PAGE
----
A new Trojan targeting Linux system has been discovered to engage in versatile malicious activity, according to researchers from security firm Dr.Web.
Dubbed Linux.BackDoor.Xunpes.1, the new threat was found to include a dropper and a backdoor, the latter being used to perform spying operations on infected devices. The dropper was built using Lazarus, a free cross-platform IDE for the Free Pascal compiler and contains the backdoor in its body, Dr.Web explains in a blog post.
The backdoor is stored in unencrypted form in the dropper’s body and is saved into the /tmp/.ltmp/ folder after the dropper is launched, the researchers explain. They also warn that this second component of the Trojan is the one responsible for performing the main malicious functions of the malware.
Once the infection is successful, the multipurpose Trojan can perform operations that include downloading files onto infected devices, different operations carried out with file objects, taking screenshots, keylogging, and many other functions.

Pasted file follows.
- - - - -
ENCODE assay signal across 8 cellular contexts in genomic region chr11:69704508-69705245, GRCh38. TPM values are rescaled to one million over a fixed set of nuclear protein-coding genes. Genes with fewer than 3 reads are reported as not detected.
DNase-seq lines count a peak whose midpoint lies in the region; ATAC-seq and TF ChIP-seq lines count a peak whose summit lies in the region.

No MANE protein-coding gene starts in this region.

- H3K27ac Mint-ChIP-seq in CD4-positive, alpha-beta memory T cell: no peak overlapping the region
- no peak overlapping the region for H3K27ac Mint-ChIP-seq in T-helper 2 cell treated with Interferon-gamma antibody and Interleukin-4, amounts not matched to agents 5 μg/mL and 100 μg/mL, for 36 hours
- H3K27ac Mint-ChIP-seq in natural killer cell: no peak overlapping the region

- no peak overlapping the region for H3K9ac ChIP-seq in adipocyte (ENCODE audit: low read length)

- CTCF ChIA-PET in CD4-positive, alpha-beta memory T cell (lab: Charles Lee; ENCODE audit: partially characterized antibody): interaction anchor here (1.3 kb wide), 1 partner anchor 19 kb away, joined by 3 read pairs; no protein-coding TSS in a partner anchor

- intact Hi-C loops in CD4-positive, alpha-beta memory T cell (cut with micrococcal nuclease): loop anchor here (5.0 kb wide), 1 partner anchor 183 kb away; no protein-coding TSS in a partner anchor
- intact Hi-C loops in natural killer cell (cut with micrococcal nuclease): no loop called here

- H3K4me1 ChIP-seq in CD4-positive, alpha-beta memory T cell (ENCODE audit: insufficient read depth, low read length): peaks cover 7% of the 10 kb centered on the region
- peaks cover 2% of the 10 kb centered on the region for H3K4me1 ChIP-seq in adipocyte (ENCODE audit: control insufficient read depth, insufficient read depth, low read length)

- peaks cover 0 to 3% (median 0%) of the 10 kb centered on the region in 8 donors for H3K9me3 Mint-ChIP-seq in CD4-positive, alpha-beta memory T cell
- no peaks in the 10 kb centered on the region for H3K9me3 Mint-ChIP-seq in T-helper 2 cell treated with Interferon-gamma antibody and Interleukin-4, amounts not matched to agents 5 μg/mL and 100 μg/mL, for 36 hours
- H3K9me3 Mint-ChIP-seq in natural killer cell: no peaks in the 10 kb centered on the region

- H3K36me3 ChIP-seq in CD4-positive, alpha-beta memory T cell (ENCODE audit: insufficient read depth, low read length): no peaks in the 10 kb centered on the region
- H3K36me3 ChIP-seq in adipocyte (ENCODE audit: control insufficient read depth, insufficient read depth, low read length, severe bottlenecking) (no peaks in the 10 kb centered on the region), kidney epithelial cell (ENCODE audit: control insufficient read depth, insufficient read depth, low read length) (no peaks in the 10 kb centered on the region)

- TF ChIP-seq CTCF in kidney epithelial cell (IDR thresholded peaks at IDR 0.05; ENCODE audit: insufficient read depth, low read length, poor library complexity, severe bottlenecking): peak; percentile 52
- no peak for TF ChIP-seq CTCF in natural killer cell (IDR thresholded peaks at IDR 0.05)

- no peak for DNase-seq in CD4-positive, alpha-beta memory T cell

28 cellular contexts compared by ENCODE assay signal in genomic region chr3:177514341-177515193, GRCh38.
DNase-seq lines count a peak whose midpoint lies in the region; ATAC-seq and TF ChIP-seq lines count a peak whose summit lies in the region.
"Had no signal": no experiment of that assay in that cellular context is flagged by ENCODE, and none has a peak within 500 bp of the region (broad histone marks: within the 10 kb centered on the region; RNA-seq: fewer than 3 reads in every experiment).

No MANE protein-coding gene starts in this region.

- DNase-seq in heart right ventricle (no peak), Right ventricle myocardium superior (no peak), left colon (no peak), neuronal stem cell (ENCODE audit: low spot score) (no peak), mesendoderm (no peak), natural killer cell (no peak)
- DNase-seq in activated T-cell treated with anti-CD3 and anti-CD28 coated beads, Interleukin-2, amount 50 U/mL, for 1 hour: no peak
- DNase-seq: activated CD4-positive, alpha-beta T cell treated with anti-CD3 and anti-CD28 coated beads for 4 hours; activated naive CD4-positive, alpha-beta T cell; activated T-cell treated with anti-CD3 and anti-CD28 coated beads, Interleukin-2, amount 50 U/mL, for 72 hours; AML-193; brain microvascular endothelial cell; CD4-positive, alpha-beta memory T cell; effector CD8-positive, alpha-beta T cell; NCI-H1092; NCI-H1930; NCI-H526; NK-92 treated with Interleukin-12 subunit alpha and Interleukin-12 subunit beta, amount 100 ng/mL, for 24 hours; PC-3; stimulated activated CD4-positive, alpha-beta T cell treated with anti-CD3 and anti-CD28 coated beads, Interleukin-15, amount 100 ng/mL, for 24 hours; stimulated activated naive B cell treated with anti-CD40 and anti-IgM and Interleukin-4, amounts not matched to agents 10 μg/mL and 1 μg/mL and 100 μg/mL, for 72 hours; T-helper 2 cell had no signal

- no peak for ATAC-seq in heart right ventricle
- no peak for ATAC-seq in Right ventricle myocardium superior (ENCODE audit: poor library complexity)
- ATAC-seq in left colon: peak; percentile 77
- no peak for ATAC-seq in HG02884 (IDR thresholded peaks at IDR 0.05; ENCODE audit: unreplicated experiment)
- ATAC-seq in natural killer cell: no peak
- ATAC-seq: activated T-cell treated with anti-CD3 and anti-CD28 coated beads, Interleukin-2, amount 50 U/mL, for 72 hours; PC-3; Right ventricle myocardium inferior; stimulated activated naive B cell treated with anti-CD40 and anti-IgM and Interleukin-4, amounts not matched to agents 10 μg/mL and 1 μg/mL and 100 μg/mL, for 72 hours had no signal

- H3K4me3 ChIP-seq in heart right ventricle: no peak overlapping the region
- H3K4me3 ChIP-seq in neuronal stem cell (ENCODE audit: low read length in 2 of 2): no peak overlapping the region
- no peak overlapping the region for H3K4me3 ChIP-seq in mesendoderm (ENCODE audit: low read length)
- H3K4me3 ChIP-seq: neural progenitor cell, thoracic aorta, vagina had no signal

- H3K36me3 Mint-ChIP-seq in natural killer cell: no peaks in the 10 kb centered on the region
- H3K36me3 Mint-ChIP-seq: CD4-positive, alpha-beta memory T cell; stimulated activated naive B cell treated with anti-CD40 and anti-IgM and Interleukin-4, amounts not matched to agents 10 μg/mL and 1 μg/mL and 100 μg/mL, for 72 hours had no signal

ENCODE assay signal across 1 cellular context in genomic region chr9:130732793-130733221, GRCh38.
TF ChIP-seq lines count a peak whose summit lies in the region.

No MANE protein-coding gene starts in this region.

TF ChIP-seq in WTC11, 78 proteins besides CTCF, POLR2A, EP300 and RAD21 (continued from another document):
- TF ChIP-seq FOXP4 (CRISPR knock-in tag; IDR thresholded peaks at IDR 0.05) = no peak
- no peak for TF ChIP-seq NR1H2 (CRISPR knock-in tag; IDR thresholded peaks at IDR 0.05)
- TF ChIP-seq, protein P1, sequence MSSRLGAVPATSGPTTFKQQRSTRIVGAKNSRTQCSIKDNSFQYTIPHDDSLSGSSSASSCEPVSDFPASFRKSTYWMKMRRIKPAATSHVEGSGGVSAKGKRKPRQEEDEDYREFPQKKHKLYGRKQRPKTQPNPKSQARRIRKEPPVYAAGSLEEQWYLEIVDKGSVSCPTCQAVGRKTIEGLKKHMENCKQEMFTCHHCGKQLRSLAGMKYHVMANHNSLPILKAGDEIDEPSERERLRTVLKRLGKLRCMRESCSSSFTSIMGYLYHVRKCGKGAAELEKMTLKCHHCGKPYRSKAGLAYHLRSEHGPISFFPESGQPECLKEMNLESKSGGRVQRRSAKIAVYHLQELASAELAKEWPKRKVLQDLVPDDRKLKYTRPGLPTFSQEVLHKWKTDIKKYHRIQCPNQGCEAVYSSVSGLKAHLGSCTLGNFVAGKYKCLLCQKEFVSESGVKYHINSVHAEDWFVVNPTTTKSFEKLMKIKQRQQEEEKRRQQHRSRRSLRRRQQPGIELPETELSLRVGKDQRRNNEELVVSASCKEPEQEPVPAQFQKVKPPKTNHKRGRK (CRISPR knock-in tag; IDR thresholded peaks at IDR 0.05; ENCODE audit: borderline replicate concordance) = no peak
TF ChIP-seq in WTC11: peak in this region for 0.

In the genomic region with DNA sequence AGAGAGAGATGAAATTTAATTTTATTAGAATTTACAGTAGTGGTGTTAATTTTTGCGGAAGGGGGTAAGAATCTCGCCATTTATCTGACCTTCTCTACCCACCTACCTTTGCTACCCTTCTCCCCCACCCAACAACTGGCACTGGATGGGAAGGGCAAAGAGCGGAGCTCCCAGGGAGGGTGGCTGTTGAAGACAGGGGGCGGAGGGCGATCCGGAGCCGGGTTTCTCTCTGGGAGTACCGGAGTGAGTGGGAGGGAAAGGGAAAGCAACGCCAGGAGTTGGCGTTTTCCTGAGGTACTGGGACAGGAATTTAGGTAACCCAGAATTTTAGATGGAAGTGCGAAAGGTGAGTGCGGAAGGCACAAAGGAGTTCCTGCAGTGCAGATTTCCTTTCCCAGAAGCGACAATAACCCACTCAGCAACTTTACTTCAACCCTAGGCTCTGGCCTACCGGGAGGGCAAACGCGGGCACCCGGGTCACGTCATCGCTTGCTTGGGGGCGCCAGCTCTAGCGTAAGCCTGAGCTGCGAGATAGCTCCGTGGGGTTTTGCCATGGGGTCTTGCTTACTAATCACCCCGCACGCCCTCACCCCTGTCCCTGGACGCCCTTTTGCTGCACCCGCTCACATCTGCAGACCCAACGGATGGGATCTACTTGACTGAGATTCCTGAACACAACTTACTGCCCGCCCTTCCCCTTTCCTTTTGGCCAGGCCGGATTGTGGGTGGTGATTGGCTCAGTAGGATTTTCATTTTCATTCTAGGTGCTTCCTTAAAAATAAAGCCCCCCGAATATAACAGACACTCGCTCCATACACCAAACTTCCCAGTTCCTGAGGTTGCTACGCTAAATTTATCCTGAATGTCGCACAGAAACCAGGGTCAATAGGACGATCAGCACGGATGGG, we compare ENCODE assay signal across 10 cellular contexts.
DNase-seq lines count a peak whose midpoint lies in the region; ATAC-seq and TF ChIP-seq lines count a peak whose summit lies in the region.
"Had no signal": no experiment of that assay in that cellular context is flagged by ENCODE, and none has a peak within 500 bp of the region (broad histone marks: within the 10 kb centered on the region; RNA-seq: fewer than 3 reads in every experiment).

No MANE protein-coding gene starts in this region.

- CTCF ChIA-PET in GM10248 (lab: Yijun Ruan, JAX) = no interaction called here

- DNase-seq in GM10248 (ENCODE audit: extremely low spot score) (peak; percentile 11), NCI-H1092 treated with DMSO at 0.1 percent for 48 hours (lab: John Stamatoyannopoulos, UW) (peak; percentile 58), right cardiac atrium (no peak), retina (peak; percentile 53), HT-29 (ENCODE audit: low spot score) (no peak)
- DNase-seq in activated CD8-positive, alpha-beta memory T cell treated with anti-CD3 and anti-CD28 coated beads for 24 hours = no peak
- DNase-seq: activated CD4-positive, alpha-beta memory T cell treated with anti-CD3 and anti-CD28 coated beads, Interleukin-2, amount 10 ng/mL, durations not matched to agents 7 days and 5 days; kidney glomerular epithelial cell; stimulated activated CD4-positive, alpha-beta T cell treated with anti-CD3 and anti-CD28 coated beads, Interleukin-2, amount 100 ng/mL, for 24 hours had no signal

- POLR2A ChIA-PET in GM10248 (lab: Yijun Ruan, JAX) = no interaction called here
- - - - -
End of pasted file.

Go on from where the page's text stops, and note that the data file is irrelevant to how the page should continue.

As soon as the backdoor has been launched, it uses a key hard-coded in its body to decrypt the configuration file, which includes a list of C&C servers and proxy server addresses, along with other pieces of information that is necessary for the correct operation. Next, the Trojan establishes a connection with the C&C server and waits for commands from cybercriminals.
Dr.Web reveals that the Linux.BackDoor.Xunpes.1 Trojan is capable of executing more than 40 commands, stealing user information or tempering with their experience.
Additionally, the security researchers found that the Trojan can send file names in a specified directory and can also upload these files to the server, and that it can create, remove, and rename files and folders. Furthermore, the masterminds behind the malware can use it to execute bash commands, send information about the device and the .default.conf file, close specified windows, and more.
Last week, Dr.Web researchers discovered another piece of Linux malware, called Linux.Ekoms.1, which was designed to take screenshots on the infected devices every 30 seconds and to send them to the C&C server after encrypting them.
Also last week, researchers at Perception Point revealed a vulnerability in version 3.8 and later of the Linux kernel, identified as CVE-2016-0728 and said to allow attackers achieve kernel code execution and gain root privileges on the targeted system. The flaw was initially said to affect two-thirds of devices running Android, but Google was fast to downplay the threat